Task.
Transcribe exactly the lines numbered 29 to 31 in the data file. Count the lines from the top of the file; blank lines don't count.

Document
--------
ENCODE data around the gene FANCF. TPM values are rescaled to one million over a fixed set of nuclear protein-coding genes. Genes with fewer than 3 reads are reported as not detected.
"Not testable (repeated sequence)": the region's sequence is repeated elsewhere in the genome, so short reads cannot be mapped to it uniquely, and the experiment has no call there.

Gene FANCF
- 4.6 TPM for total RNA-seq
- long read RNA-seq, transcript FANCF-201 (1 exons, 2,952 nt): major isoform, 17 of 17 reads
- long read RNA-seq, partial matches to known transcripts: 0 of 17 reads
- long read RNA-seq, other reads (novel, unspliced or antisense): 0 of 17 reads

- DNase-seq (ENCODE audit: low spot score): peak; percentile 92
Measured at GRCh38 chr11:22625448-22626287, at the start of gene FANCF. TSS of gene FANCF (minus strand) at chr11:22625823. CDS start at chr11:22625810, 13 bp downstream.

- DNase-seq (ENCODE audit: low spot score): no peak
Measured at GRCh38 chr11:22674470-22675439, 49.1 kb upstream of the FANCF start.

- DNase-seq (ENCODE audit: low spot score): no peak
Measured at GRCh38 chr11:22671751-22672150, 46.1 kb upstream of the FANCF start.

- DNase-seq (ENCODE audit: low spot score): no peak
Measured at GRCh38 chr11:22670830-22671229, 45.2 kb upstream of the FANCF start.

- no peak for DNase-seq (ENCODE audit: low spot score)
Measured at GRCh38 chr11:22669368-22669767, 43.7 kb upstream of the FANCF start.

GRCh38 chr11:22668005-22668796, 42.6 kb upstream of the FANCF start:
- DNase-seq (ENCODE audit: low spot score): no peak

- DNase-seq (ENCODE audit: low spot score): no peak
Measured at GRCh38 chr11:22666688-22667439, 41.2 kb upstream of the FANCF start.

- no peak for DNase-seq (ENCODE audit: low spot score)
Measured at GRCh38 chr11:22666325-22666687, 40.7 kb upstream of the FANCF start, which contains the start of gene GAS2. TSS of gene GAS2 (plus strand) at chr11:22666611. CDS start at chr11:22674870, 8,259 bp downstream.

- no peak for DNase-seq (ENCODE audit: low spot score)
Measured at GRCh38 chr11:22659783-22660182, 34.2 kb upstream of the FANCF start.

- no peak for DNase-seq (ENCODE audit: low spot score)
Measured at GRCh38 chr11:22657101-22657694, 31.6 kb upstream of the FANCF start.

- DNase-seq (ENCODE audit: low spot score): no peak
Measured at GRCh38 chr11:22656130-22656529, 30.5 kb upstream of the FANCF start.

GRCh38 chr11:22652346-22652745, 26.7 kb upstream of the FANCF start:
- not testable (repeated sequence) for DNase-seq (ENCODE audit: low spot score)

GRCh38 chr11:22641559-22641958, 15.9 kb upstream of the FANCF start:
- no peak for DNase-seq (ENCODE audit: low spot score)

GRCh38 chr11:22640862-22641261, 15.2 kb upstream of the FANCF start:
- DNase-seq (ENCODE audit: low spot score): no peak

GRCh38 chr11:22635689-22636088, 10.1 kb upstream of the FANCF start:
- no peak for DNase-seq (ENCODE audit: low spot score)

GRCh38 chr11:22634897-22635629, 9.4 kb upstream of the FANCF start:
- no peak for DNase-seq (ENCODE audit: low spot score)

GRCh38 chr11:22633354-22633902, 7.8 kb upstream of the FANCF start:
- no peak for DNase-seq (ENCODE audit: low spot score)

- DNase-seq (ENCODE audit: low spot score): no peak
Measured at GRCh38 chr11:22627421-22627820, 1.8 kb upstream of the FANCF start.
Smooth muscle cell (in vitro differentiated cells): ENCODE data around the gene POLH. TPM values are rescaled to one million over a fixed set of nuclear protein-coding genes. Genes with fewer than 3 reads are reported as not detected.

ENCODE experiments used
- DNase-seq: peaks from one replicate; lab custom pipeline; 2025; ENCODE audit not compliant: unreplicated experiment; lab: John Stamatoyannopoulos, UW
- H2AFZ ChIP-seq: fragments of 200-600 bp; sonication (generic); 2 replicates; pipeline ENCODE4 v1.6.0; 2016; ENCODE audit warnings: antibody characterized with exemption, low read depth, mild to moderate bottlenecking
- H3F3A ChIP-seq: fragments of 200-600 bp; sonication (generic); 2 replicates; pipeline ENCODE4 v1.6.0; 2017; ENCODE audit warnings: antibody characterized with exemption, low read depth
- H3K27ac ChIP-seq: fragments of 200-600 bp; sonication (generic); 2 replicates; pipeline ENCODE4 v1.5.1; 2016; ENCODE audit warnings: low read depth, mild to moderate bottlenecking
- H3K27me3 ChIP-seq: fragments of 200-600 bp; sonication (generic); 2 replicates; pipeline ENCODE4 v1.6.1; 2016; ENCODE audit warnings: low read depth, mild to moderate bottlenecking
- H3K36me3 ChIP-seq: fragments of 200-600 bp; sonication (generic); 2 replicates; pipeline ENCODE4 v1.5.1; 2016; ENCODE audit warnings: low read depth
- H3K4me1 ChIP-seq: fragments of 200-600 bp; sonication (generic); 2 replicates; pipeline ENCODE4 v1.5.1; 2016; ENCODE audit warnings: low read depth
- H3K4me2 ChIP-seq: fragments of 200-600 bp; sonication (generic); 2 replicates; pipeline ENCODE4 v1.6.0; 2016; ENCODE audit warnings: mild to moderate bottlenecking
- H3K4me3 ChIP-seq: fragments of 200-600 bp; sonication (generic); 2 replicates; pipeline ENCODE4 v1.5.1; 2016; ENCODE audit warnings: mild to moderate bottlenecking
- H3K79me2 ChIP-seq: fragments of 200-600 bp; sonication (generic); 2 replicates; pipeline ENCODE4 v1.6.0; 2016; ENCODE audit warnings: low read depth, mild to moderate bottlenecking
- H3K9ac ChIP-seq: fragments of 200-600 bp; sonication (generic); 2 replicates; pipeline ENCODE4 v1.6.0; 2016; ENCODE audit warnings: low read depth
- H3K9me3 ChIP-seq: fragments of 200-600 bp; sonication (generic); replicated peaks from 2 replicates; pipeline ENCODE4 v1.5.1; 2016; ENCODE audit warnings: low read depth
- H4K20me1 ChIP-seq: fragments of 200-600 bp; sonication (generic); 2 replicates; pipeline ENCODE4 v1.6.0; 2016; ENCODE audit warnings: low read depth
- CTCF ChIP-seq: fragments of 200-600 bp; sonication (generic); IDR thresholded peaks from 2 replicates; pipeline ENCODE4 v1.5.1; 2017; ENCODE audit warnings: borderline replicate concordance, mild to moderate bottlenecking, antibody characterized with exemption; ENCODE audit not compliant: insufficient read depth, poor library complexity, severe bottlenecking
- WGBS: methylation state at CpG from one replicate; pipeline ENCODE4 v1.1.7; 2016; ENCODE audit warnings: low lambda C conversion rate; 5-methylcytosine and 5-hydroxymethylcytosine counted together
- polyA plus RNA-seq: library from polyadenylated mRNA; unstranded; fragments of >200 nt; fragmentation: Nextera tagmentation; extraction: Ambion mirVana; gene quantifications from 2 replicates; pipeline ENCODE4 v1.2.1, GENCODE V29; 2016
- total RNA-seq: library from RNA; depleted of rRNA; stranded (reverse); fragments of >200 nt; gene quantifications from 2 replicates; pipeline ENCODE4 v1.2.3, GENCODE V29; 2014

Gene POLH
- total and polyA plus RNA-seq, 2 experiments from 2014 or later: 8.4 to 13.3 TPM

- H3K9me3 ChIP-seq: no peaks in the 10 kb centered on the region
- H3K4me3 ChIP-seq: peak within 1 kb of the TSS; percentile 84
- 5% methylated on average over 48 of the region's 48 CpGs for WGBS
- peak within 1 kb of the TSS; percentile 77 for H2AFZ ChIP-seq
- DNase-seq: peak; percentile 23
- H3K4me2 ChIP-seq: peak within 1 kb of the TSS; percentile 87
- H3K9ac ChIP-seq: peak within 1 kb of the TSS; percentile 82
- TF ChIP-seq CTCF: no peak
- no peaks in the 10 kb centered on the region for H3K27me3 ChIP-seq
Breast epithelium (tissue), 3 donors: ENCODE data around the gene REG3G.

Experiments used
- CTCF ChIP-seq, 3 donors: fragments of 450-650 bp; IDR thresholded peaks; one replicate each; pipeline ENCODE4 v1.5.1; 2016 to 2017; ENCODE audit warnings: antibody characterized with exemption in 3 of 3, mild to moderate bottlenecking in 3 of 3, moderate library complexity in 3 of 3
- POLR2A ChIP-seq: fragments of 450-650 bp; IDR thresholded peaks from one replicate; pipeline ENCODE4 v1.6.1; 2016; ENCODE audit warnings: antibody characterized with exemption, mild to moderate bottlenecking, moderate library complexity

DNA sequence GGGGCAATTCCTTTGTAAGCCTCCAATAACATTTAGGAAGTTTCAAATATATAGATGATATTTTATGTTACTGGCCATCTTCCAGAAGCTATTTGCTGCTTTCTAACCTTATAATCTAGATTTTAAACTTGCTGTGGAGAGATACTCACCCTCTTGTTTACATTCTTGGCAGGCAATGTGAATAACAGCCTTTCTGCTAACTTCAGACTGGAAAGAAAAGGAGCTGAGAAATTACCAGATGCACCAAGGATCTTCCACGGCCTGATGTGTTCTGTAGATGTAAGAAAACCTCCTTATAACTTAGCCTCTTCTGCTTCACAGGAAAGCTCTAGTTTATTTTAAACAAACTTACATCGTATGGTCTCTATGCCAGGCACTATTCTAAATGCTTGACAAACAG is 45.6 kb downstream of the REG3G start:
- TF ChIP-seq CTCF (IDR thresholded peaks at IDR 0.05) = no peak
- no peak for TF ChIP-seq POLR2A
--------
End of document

Measured at GRCh38 chr11:22656130-22656529, 30.5 kb upstream of the FANCF start.

GRCh38 chr11:22652346-22652745, 26.7 kb upstream of the FANCF start:
- not testable (repeated sequence) for DNase-seq (ENCODE audit: low spot score)